It is easy for governments to come up with all sorts of grandiose schemes, and even back some of them with public money, but such initiatives are usually doomed to failure, or at least go off at half-cock, without the basis of a business-friendly environment.
So whither the Scottish economy – and its recovery from the effects of Covid-19, following the deal announced last Friday between the ruling Scottish National Party and the Scottish Greens which will allow the latter a say in government for the first time anywhere in the UK?
While few would doubt the desirability of a cleaner, greener Scotland, I share the fears common among most Scottish business-owners about just how far and how quickly we should go, both of which is at odds with the Scottish Greens’ somewhat simplistic view that there need be little or no adverse effect on the manufacturing and service industries and, consequently, jobs.
Two areas of immediate concern are energy and road communications (will the deal mean cancellation of a flyover on the Edinburgh city bypass to replace the Sheriffhall roundabout, a major cause of congestion and – Greens please note – unnecessary carbon emissions?). However let me leave these issues to more expert minds and focus on a part of the SNP/Green deal of relevance to my own business sector – i.e. the pledge to “implement an effective national system of rent controls”.
In a way, this statement is woolly enough to be of little or no consequence yet private sector landlords – it seems for no other reason than they are private rather than public sector – are a favourite target of some Green politicians so it cannot be ignored out of hand.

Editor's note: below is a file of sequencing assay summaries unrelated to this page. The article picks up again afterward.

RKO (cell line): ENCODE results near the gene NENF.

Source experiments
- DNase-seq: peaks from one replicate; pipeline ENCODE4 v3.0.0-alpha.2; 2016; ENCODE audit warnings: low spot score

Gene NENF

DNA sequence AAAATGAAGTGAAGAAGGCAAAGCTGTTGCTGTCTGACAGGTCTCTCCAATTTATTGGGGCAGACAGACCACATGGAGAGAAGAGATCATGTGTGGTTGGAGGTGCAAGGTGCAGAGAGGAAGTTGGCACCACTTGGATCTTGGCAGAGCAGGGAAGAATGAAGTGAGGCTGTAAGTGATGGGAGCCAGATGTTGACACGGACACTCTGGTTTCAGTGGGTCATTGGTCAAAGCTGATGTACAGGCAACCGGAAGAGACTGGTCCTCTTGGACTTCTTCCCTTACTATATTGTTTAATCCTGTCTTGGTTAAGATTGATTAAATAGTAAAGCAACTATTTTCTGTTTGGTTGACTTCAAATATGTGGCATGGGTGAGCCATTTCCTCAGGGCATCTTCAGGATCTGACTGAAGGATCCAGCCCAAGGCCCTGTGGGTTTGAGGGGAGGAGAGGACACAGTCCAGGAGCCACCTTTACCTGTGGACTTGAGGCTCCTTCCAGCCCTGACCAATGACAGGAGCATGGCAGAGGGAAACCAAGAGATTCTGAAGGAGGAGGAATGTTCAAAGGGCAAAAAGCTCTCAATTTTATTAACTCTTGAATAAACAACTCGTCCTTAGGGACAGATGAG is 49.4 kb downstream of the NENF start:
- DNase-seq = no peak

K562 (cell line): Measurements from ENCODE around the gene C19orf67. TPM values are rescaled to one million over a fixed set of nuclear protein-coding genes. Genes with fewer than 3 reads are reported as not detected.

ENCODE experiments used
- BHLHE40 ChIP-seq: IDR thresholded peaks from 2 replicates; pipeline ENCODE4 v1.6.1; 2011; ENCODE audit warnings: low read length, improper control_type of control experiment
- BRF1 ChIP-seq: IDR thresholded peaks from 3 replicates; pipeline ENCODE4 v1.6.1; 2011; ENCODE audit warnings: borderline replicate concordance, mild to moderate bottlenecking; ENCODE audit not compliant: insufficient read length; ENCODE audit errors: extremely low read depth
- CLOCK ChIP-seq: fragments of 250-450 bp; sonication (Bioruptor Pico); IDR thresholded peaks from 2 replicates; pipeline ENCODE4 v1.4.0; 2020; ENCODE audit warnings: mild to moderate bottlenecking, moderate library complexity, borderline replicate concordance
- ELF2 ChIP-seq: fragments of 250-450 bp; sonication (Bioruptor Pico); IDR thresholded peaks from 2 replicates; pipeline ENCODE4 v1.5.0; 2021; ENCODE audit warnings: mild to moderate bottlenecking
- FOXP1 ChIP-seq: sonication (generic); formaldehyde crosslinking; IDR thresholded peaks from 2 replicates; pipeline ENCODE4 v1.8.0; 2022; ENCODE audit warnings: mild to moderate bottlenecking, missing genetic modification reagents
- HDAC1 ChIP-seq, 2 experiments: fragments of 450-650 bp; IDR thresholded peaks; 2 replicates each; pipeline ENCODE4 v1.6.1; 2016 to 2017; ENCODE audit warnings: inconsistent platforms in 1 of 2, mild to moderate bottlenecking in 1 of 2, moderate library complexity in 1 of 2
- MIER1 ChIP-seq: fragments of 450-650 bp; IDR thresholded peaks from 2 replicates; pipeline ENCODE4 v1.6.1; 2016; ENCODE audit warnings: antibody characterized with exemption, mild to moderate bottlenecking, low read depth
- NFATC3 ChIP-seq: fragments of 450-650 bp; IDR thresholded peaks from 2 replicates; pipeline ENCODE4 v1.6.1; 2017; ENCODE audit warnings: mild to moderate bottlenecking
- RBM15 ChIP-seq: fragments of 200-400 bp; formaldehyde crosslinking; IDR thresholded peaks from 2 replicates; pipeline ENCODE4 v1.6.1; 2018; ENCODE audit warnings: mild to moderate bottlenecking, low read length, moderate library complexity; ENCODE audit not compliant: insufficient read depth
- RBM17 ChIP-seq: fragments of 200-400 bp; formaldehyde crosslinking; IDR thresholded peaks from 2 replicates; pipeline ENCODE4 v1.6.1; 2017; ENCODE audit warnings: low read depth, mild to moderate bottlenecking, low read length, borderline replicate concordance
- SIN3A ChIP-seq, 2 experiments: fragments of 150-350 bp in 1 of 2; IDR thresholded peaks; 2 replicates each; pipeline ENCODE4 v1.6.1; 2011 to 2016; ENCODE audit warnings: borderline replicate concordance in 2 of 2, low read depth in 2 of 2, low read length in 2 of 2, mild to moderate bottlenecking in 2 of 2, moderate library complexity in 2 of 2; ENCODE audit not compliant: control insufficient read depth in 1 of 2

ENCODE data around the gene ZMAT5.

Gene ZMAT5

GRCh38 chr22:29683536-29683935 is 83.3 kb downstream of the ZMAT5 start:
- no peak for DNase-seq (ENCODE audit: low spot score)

However just as it’s too easy to say “public sector good, private sector bad”, I am not going to fall into the trap of damning rent controls in every circumstance. What could be workable, for example, is a light-touch system where, especially in areas of high demand, annual rental rises to sitting tenants are increased by inflation plus, say, 1 or 2 per cent (assuming annual inflation was fairly stable and the landlord’s net rental return, after inflation, was not overtaken by swiftly rising costs).
My concern is rent controls of a more draconian nature. For example, before Covid-19 put many things on the back burner, it was being proposed that there should be a cap on all rental properties within a particular postcode. Consider the difficulties this would raise in, for example, EH1 to EH3, covering central Edinburgh, where rental accommodation ranges from studio flats to six-bedroom Georgian townhouses. Imagine trying to set up a scaled system of maximum rents for various types of property based type, square footage and location (e.g. whether it was located on Lothian Road or Heriot Row). And even if these difficulties could be overcome, the set-up cost and ongoing red tape (to government or local authorities) could itself be a barrier to implementation.
After a horrendous 15 months the rental market in central Scotland has started to bounce back but (contrary to what some believe) landlords are not making squillions. There is still a fine balance between rental income and capital growth on one side and operating costs and (increasingly so) taxation on the other. It wouldn’t take too much of a tilt in the wrong direction for many landlords to call it a day and sell up.
Some welcome this on the basis that returning rental properties to the owner-occupied sector increases stock and thus helps keep prices affordable (especially for first-time buyers). Fair enough but where does this lead those – up to 20pc of the adult population – who need to rent privately either through choice or because of the shortage of public housing?
Those who wish to lock the private sector into a rent control straitjacket – especially for ideological purposes – should remember the law of unintended consequences and be careful what they wish for.
David Alexander is managing director of DJ Alexander